Theyll force the vote! And theyll lose! But its ok.
They'll force the vote! And they'll lose! But it's ok. MARK WILSON VIA GETTY IMAGES

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Senate Democrats announced today that they have reached 40 co-sponsors for a bill that would effectively nullify the FCC’s devastating vote to kill Net Neutrality just a few weeks ago.

Achieving their quorum of senators to sign onto the bill will now force a vote on the floor. Of course, Dems face the monumental hurdles of getting it through a simple-majority vote (probably impossible), openly open-internet hostile House Republicans (not gonna happen), and Trump’s desk (after all, he’ll sign—or veto—anything they put in front of him!).

So yeah … they’re definitely-for-sure-without-a-doubt going to lose this one.

But today, Net Neutrality advocates are calling it a win-win anyway, and here’s why:

1. Senate Dems can use the midterms as leverage to woo Republican senators into supporting the bill: It’s already worked with Senator Susan Collins (R-ME). A spokesperson for the Senator said Collins “believes that a careful, deliberative process involving experts and the public is warranted to ensure that consumers have strong protections that guarantee consumer choice, free markets and continued growth.” Now Senate Dems only need one more Republican to make their simple majority. Of course, getting it through the House is another story. BUT...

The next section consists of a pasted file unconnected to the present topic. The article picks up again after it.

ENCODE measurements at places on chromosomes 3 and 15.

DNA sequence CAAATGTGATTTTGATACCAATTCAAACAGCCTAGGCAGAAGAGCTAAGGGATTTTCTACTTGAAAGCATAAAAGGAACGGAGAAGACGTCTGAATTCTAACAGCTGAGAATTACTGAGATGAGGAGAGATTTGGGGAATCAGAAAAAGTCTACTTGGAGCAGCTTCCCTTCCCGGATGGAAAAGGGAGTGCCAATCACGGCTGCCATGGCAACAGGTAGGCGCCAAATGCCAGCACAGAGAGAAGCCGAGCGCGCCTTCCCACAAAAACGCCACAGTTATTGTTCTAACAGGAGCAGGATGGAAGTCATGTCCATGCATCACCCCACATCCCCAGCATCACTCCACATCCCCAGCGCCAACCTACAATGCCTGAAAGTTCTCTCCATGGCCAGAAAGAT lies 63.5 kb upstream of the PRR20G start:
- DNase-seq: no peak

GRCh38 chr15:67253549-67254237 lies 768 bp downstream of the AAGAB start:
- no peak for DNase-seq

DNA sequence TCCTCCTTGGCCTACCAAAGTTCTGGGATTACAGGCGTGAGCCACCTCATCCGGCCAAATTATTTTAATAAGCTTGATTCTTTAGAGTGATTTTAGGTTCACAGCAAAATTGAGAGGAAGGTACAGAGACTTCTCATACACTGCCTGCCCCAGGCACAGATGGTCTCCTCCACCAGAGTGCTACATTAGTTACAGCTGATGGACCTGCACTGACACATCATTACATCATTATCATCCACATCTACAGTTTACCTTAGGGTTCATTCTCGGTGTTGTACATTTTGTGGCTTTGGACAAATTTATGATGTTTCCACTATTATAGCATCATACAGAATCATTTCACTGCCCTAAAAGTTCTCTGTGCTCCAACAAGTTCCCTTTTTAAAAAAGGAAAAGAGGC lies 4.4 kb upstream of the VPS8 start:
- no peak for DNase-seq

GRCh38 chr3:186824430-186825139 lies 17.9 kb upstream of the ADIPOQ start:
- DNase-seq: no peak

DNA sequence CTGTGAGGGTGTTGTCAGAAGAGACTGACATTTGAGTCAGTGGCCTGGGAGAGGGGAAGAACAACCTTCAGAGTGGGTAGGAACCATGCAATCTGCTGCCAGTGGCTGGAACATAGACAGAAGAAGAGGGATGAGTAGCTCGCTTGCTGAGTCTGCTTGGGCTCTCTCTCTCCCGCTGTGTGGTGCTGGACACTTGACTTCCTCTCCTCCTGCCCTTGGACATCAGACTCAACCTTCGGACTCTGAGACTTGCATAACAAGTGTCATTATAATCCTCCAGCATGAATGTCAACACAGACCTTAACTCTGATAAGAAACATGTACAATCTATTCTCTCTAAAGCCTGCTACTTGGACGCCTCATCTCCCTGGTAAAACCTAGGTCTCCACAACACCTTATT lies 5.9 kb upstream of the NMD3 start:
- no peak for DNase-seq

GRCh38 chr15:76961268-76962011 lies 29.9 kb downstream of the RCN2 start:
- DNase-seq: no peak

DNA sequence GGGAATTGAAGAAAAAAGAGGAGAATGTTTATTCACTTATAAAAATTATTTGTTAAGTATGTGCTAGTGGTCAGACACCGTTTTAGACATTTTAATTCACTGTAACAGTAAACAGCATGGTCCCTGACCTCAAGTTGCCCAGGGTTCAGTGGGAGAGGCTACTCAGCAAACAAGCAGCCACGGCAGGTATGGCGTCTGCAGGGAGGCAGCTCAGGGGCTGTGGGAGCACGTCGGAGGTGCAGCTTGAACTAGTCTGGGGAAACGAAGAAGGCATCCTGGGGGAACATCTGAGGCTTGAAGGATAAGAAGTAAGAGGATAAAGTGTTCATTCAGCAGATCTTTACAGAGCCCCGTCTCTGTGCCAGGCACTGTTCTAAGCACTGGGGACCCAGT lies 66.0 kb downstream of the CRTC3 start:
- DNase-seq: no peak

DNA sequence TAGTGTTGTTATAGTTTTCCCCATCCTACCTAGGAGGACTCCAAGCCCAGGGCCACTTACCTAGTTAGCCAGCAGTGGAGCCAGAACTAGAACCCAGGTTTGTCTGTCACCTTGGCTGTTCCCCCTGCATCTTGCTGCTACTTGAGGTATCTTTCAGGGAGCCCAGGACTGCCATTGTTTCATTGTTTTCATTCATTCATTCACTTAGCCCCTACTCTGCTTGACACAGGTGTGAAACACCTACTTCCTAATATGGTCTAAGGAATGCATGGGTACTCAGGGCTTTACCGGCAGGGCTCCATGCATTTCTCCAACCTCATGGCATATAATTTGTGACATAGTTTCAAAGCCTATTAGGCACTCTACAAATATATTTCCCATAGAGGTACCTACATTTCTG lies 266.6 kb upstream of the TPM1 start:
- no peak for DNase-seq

2. Senators will now have to go on record to take a political stance on the issue: And in doing so, are setting themselves up for public scrutiny come election time. “There will be a political price to pay for those who are on the wrong side of history,” said Senator Ed Markey (D-MA), who introduced the resolution. Polls have shown that the majority of people (of both parties) favor keeping Net Neutrality in place—they’ll be voting come November. AND...

3. Net Neutrality is officially on the table for the midterm elections: Democrats have made Net Neutrality a campaign issue. This means potentially more money from Net Neutrality supporters flowing into candidates’ campaigns (unfortunately, probably not as much as the big telecoms can sink into them). But it also may mean more pro-internet candidates on local and state levels running for office on a Net Neutrality platform—advocating for municipal broadband, protecting consumer interests, and preserving internet freedom in their communities.